Paul J. Schutz joined the faculty of Religious Studies at Santa Clara University after completing his PhD in Systematic Theology at Fordham University. His research centers on the Christian theology of creation, with an emphasis on how contemporary scientific knowledge might transform the Christian tradition’s understanding of humanity’s place in the natural world in light of socio-ecological degradation. He is also active as a liturgist and liturgical musician.
Julie and Paul are principal investigators for the Taking Responsibility project “Critically Examining Whys and Hows: Measuring and Understanding How Structural Clericalism Enables Sexual Violence.” We caught up with them in November 2021 for a snapshot of their work in progress.
1) TR: How did you get interested in clericalism as a topic?
JR & PS: We noticed that many different people–from Pope Francis to theologians and scholars who had been researching clergy-perpetrated sexual abuse (CPSA) for decades–named clericalism as a key, or even the key, to the problem of CPSA, but definitions varied widely, and only a few researchers had ever attempted to study clericalism empirically. Major studies (like the John Jay report) did not focus on clericalism at all. We wanted to better understand clericalism and its relationship to CPSA. We thought that theoretical work on structures could help us define structural clericalism, as a particular form of clericalism that many people were beginning to talk about. We hoped that surveying people preparing for and working in ecclesial ministry would help us understand both how clericalism persisted and how it could be resisted.
2) TR: What has it been like, as theologians, working with psychologists? What have you learned about their discipline and what do you wish psychology would learn about theology?
JR & PS: We have learned so much! Psychologists Tom Plante and Sonny Manuel, SJ advised us as we constructed our survey and our graduate assistant, then-scholastic Jeff Dorr, SJ, brought an essential critical eye to every phase of the survey’s development and distribution. One of our struggles was that as theologians, we tend to see multiple dimensions of problems, and we wanted to measure all of the relevant dimensions of clericalism. The psychologists on our team consistently encouraged us to focus more narrowly so that we could measure more accurately.
Another struggle was getting people to complete the survey. We worked really hard to get our survey into the right hands using official channels at seminaries and schools of theology and ministry, as well as personal contacts. We ended up with nearly 300 participants, which is great considering the length of the survey, but we had hoped for an even larger pool. About two-thirds of our participants are religious sisters or lay ecclesial ministers. While we learned a lot from them, we had hoped for a larger percentage of priests and seminarians.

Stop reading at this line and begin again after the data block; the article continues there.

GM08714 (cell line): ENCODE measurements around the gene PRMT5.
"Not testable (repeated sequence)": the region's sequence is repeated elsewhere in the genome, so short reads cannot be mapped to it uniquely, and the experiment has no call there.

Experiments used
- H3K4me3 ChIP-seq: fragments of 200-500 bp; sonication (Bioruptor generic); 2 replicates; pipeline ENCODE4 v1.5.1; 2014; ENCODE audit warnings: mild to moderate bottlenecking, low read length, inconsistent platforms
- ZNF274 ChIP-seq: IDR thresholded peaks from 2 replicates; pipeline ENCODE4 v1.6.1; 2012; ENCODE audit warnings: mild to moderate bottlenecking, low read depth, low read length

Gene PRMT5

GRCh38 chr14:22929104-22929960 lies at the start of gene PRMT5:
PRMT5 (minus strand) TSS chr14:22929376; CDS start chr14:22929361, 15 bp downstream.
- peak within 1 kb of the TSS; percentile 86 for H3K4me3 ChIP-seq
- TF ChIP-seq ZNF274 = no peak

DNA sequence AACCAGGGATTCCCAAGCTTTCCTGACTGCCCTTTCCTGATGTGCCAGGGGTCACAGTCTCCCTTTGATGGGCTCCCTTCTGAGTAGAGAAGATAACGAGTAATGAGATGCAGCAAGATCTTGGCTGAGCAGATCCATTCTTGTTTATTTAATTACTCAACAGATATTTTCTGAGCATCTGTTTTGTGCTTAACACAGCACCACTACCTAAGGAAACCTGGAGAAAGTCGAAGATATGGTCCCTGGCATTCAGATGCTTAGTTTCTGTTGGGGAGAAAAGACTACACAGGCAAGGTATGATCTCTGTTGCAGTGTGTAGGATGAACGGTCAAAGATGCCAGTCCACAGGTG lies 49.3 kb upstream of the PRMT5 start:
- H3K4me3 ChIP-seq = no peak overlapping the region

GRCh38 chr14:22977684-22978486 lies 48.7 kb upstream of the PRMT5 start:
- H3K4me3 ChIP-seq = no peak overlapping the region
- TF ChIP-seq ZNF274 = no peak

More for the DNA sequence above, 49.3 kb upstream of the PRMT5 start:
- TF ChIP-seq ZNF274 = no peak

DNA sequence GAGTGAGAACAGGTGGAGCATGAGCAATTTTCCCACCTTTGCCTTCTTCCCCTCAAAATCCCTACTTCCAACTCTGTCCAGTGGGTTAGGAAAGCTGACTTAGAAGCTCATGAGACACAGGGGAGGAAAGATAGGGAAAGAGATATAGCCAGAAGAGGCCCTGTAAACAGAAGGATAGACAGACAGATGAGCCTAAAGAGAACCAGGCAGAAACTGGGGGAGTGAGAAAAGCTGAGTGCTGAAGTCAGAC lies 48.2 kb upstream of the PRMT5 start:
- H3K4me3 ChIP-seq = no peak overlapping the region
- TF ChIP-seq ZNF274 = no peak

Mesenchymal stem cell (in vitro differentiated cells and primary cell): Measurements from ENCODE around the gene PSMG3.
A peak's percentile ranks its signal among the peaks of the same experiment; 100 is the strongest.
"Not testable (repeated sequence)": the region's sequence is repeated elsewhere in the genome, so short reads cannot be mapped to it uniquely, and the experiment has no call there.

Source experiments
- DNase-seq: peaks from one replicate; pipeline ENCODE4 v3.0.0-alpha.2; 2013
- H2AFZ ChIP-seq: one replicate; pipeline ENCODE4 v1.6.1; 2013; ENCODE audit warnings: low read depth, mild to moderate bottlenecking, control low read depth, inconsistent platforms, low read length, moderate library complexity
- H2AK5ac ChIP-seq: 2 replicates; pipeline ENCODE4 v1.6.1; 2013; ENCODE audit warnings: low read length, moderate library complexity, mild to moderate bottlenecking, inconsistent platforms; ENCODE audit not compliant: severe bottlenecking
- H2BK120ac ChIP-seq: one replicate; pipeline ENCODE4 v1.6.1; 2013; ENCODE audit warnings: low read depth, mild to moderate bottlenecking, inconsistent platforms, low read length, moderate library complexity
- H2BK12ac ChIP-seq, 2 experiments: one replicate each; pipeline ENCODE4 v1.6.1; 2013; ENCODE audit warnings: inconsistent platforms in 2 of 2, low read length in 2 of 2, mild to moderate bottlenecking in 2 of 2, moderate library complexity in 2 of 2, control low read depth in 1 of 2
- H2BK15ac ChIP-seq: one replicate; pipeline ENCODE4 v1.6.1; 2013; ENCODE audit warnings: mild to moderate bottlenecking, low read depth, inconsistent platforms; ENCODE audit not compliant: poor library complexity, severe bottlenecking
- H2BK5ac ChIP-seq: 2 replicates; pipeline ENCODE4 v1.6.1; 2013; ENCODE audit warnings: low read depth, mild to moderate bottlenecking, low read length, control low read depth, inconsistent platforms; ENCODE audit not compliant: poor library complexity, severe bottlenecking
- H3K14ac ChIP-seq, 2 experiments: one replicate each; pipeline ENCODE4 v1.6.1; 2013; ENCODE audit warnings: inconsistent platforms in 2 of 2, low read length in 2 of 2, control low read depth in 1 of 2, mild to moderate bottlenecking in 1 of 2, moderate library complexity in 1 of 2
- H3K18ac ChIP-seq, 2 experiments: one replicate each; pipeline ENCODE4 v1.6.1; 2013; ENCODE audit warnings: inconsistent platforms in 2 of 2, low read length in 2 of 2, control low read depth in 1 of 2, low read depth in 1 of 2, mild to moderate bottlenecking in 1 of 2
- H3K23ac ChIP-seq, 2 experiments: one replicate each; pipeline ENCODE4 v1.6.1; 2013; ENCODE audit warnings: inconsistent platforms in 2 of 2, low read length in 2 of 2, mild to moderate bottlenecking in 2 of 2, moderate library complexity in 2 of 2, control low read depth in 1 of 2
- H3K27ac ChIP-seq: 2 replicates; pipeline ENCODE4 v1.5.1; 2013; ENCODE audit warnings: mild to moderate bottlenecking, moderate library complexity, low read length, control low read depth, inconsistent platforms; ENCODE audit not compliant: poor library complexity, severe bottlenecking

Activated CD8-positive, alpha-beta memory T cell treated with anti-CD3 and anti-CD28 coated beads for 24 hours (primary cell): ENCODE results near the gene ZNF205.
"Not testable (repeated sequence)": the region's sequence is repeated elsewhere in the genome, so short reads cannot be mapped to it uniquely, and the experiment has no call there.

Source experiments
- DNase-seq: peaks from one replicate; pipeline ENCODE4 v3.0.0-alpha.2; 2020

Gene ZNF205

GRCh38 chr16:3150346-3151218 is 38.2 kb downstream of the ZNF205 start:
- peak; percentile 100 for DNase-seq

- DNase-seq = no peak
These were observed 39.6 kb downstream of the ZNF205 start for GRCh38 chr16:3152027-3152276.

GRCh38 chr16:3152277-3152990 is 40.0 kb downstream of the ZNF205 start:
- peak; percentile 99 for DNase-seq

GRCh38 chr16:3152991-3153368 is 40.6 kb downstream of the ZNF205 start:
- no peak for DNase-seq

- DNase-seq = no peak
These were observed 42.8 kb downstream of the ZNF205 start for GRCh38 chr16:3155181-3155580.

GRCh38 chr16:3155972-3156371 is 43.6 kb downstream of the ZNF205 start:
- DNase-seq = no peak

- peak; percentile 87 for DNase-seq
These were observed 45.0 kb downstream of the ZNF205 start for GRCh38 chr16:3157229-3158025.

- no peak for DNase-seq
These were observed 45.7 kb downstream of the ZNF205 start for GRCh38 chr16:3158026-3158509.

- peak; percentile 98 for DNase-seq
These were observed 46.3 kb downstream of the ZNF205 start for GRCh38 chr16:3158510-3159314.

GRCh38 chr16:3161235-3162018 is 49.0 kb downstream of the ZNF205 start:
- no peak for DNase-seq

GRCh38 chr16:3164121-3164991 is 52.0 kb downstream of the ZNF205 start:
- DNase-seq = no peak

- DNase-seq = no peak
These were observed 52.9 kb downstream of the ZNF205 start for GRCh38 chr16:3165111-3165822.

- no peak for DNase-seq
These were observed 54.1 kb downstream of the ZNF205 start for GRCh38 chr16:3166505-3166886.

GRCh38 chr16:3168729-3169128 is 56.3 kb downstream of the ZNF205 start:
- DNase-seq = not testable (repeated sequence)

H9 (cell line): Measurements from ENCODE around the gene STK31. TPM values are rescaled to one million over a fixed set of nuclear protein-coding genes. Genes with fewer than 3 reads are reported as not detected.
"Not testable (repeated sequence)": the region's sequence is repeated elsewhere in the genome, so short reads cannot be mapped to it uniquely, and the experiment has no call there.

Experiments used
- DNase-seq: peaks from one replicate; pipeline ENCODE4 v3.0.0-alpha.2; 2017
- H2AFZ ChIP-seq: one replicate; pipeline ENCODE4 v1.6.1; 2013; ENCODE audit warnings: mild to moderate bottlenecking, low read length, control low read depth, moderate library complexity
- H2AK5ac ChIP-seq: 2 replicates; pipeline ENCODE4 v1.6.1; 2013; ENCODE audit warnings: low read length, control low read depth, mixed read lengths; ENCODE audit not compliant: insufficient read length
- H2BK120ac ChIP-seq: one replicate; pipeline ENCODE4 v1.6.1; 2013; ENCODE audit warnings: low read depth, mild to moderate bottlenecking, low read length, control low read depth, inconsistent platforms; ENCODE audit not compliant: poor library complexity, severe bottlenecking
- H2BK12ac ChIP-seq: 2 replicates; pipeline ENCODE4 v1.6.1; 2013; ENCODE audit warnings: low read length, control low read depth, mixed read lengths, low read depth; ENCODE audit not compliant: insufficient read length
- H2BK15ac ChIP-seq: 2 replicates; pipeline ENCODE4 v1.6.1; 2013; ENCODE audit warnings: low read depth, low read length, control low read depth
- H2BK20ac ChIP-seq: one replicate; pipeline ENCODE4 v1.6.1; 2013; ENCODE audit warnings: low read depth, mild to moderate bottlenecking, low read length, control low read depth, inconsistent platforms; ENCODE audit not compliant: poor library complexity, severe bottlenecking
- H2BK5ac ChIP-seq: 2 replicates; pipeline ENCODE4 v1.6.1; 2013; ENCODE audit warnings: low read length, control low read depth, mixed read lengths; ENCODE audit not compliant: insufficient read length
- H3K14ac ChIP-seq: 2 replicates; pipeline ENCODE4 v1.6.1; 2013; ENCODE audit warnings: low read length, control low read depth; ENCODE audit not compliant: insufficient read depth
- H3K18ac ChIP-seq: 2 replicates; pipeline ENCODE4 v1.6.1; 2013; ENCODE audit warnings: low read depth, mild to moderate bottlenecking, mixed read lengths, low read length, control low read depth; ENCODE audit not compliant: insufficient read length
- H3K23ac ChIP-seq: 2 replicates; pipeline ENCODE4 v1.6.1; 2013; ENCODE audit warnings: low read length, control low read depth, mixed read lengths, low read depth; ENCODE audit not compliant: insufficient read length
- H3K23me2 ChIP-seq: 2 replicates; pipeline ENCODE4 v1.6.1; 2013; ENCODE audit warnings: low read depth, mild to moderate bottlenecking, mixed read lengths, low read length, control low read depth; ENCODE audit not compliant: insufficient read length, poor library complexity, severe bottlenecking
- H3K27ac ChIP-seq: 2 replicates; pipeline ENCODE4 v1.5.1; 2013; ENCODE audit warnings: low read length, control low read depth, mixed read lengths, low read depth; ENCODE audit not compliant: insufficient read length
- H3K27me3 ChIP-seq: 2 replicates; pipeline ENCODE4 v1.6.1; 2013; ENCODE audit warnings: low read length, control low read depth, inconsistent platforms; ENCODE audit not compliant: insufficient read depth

Thankfully, psychologist Jasmin Llamas helped us make sense of the huge amount of data that we collected. Jasmin’s expertise was essential because she could run statistical analyses and tell us which of our findings were significant and which weren’t. But our expertise as theologians helped us ask the right questions about clericalism and understand the nuances of participant responses. Working together, we were able to go beyond most accounts we’ve seen by theologians (most of which lack empirical data) and most accounts we’ve read from social scientists (which lack deep understanding of religious beliefs and practices).
3) TR: I know you’re only partway through assessing your data, but what would you say your number one takeaway is right now?
JR & PS: Clericalism runs deep—in both clergy and laity! It involves a combination of gender, sex, and power and shows up in unexpected places and forms in ecclesial life.
4) TR: What would you say is the most pressing issue for Jesuit seminaries right now, vis a vis sexual abuse?
We had an incredible pool of respondents, many of whom had decades of experience in ecclesial ministry, and they told us a lot about the persistence of clericalism. Many noted the inadequacy of preparation for celibate life. Far fewer noted the lack of attention to gender and power in formation, but our data set (along with our review of sexual violence literature) pointed to a need for attention to these aspects of clericalism, too. We can’t ignore the reality that the vast majority of perpetrators of sexual violence are men or fail to examine the connections between problematic forms of masculinity and distorted theologies of priesthood and abuse. So we hope our study encourages Jesuit schools of theology and ministry to commit to more rigorous formation programs on sex, gender, power, and abuse in relationship to clericalism. We think the best programs would include both priests and lay people and would foster concrete strategies for interrupting clericalism in general, and especially in relationship to sexual abuse.
5) TR: What has your project not been able to tell you, that you would like to know?
JR & PS: Our study provides a thicker understanding of structural clericalism and, through analysis of the broader literature on sexual violence, points toward connections between clericalism and CPSA. However, more work needs to be done to develop an instrument that can measure structural clericalism more precisely and empirically prove its connection to CPSA. We have laid some solid groundwork, and we hope others can pick up where we left off.